Many people join Nikken because of our groundbreaking products that help us maintain or even improve upon a Healthy Mind, Body and Family. But how many are aware that Nikken also provides a way to contribute to the Healthy Society and Healthy Finances Pillars? Let’s take a single product and see how it might impact every pillar. Let’s use the KenkoAir Purifier® as an example.

•          You purchase a KenkoAir Purifier® because you have furry pets that are shedding a lot and there is a lot of pollen with the spring season. There’s more sneezing and itchy eyes than usual in the household. Or, you purchase a KenkoAir Purifier® because your area is affected by summer fires. It can be that you simply don’t feel your home smells fresh.

•          Once you place your KenkoAir Purifier® your home, you notice it is working hard (the sensor is showing you each time it changes color from blue to red and back again as it ramps up or down, depending on air quality).

•          After a few days (or weeks) you notice the sneezing and itchiness have abated somewhat. Or, you don’t notice the smoky outdoor air at all. Your friends come by and comment on how fresh your house smells.

•          You’re socializing a bit more because you feel more energetic now that allergens or whatever else was in your indoor air is negligible, if not entirely gone.

•          You want to share your newfound companion, KenkoAir Purifier®, with your family members who don’t live with you, so they can breathe more freely, too.

•          You also want to share your “breath of fresh air” with friends, because after all, friends share good things with each other.

•          After hearing from you, your extended family and friends may want to try the KenkoAir Purifier® for themselves. You help them with the purchase and introduce other products that may benefit them. You may also introduce the business potential with Nikken as a way to earn some supplemental income.

•          Each “share” you do that ends up in a purchase, results in a check in the mail for you from Nikken. It’s known as a commission, but you didn’t think of it as selling anything. You just wanted to share something really beneficial, because it’s the air you breathe every single day in your home that made the difference!

This actual scenario repeats itself around the world. There are people who discover this sharing of benefits as a way to make money. Many are stay-at-home mothers and ironically, the pandemic transformed many unemployed people into entrepreneurs—no need to leave home when you simply connect digitally.

Imagine how your Society and Finances Pillars would stabilize and expand if you consciously and conscientiously shared your discoveries of the different benefits of KenkoAir filtration, Nikken Sleep Technology, magnetic technologies, alkaline PiMag® water, Kenzen® organic nutrition, True Elements® marine organic skin care, and Kenko massage technology! In other words, what could happen when you share with intention?

Since May is designated as National Asthma & Allergy Awareness month, Nikken is participating by offering you affordable access to top quality HEPA 13 air filtration with 20% off each order of the KenkoAir Purifier®. In addition, each order of the KenkoAir Purifier comes with items that provide an extra line of defense to support an Active Wellness lifestyle—Kenzen® Hand Sanitizer, Kenzen® Surface Cleaner and the Surface Cleaner refill. May is almost over, but you still have almost a week to experiment with sharing the benefits you’ve personally felt, and to see how your intention impacts the size of your commission check!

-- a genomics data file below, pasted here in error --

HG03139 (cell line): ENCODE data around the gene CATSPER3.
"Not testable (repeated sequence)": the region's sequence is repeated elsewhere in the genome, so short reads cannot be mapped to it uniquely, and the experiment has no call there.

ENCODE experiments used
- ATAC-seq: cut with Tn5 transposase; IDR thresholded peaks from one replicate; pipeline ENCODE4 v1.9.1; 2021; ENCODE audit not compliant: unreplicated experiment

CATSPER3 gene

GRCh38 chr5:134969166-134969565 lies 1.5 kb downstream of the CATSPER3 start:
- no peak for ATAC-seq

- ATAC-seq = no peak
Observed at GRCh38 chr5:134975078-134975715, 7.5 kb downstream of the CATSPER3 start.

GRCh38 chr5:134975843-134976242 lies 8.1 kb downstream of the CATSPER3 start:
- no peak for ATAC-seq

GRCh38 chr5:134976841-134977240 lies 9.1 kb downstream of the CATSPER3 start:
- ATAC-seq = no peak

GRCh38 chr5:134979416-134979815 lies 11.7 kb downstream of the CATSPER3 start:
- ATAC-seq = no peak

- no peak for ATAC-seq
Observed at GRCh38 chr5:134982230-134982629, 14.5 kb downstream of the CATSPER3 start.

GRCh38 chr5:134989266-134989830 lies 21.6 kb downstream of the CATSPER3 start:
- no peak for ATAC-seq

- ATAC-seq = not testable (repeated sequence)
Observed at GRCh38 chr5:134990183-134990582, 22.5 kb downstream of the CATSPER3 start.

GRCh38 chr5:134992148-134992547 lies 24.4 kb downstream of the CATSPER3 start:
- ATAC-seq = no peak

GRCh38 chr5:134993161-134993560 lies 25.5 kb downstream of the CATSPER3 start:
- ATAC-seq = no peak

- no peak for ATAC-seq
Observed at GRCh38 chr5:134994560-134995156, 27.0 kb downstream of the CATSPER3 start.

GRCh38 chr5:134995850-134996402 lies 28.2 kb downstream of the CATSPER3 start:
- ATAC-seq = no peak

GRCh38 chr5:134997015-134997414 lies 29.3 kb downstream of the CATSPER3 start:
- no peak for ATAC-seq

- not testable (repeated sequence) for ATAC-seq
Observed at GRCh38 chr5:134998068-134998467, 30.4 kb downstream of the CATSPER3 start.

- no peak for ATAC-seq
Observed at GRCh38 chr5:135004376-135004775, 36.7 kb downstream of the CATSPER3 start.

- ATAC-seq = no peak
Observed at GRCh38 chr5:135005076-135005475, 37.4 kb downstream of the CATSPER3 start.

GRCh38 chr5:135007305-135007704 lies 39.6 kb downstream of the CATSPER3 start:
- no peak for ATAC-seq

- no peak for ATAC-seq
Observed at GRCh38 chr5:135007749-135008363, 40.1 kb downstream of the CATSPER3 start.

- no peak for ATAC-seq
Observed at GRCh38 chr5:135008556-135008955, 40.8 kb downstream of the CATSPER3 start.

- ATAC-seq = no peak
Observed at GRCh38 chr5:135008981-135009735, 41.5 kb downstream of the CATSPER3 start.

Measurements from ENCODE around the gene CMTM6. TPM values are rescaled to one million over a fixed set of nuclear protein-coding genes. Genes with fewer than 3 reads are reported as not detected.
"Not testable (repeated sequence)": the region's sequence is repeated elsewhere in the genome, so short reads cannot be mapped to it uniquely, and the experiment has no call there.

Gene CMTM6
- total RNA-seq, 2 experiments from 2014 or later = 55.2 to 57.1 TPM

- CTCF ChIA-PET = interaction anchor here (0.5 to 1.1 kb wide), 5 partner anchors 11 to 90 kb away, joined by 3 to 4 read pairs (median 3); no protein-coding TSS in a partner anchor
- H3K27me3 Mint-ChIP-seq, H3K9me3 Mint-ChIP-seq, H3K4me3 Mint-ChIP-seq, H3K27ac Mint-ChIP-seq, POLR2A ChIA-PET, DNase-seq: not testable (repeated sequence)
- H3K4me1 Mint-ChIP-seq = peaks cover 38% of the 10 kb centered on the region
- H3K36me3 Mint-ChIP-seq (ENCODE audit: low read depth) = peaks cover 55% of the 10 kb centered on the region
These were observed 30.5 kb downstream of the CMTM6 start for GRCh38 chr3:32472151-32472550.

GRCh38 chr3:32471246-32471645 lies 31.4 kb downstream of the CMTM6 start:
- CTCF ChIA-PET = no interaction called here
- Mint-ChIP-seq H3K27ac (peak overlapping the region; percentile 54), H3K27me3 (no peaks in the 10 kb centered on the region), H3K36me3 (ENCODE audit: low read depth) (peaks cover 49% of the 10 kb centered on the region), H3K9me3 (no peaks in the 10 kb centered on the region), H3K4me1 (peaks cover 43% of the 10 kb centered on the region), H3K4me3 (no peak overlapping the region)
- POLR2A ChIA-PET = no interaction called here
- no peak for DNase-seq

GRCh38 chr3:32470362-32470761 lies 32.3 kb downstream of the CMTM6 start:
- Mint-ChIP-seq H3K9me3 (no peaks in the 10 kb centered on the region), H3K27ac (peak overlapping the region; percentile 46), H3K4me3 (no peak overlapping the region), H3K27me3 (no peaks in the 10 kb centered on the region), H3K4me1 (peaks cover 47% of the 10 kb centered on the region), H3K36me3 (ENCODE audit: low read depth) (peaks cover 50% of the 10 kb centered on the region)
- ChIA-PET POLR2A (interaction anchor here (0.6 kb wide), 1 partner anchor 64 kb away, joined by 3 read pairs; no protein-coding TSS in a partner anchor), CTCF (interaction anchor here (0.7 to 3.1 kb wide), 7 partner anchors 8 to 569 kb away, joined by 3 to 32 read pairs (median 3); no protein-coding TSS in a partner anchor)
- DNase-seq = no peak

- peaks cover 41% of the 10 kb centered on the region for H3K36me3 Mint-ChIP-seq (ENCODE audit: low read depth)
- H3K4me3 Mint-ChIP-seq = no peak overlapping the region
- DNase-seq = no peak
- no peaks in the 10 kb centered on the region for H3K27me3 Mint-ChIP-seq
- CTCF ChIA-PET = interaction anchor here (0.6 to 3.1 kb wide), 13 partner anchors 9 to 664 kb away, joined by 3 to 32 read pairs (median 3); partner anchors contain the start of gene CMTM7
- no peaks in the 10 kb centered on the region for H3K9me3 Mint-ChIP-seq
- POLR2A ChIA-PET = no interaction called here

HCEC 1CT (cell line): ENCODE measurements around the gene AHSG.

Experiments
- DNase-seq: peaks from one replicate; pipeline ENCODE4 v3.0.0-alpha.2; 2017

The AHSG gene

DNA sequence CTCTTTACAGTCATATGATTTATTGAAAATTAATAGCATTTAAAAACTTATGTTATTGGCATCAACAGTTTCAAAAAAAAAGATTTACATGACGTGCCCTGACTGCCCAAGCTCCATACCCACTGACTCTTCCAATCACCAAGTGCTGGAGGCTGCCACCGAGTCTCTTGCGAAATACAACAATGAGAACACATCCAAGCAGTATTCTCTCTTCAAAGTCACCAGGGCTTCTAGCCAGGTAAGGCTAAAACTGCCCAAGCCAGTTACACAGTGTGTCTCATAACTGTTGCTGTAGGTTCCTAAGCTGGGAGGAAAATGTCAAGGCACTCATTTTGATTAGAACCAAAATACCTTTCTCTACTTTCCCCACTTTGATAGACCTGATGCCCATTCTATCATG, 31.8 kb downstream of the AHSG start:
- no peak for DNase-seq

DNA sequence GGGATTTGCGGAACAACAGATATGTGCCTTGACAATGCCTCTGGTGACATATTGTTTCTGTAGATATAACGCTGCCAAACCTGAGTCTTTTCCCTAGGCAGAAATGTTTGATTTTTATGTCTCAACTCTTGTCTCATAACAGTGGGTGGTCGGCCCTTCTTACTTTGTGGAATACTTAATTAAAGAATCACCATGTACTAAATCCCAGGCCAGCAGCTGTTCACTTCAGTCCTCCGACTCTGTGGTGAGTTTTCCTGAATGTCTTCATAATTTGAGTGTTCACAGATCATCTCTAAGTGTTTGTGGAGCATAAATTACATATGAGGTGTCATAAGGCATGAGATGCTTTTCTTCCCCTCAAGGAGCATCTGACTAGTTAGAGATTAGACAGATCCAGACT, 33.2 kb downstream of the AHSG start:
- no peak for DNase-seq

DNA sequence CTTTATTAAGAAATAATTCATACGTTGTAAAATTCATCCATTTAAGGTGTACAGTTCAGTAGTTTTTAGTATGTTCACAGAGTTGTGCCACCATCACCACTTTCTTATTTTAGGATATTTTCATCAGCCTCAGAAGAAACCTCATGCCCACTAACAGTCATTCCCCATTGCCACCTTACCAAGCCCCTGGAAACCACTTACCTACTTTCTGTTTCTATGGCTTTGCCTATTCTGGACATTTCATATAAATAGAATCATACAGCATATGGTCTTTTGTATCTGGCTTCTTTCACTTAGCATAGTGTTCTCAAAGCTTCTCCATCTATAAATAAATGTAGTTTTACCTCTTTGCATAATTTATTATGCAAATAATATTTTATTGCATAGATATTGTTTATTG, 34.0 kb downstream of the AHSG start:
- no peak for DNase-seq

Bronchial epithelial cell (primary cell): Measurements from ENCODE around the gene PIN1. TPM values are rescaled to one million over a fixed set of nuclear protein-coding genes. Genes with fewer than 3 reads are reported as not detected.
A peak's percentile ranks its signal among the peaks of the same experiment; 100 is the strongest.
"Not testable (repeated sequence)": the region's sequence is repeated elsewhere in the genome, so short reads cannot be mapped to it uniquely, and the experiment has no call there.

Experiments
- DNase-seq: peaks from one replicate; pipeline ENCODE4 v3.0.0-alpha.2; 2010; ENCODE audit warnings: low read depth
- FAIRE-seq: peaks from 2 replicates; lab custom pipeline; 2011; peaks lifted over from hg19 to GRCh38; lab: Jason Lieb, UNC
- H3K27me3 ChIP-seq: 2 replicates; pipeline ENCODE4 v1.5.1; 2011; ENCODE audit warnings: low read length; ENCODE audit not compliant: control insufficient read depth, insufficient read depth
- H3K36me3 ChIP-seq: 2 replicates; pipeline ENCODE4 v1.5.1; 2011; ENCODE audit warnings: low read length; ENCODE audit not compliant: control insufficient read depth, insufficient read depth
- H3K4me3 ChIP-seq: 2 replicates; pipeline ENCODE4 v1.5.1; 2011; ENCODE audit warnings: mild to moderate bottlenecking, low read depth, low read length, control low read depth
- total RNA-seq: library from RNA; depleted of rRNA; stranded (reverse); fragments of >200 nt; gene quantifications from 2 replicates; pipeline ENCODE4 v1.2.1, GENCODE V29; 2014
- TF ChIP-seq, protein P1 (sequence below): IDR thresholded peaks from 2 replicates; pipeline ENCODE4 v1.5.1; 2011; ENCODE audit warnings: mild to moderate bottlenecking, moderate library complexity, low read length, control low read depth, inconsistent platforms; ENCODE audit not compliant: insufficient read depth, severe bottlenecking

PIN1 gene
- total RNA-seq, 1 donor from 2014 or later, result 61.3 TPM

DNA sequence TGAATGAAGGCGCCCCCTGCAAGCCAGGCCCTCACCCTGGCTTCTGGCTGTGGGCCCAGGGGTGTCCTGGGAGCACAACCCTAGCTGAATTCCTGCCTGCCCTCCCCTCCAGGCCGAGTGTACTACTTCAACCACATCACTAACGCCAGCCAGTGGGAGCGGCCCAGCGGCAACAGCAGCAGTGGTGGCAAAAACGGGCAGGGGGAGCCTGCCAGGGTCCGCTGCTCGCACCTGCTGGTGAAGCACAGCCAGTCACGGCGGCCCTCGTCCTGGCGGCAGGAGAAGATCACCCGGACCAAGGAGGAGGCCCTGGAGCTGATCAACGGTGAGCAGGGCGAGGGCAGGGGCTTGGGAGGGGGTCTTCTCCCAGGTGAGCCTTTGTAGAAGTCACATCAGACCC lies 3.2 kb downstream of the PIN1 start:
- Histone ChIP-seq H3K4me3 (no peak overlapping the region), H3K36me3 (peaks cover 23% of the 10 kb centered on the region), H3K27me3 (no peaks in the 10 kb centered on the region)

Achoo and Gesundheit!

Whether you say “gesundheit” or “bless you”, the intent is the same: to wish good (health) to the person who sneezes. Sneezing is a protective reflex that babies are born with, and luckily, it doesn’t disappear with growth or aging. We don’t need to learn how to sneeze and we can never forget how to do it!

Sneezing may feel annoying, but in reality, it helps the body get rid of things that are irritating or harmful. By sneezing, newborns (as well as older babies, children, and adults) can expel germs and particles from the nose and help protect themselves from getting sick.

Sneezing is how the body clears the nose. When pollen, smoke, dust or even fragrances and odors enter the nostrils, each individual’s nose may react differently. If it’s irritating or tickling in some way, the body tries to ease that feeling and does so with an achoo! In this way, a sneeze is one of the body’s first defenses against invading bacteria and/or viruses. Other foreign particles that can trigger sneezing include mold, mildew, dander and smog.

Sneezes also perform another vital role in the body. In 2012, researchers from the University of Pennsylvania discovered that sneezing is the nose’s natural way to “reset.” They found that cilia, the cells that line the tissue inside the nose, are rebooted with a sneeze. In other words, a sneeze resets the entire nasal environment.1

When we are allergic to something, sneezing is one of the most common reactions as the body tries to clear its airway of the offending allergen. Researchers aren’t sure why some people sneeze multiple times. It may be a sign that your sneezes aren’t quite as strong as a person who only sneezes once. It could also be a sign that you have ongoing or chronic nasal stimulation or inflammation, possibly as a result of allergies.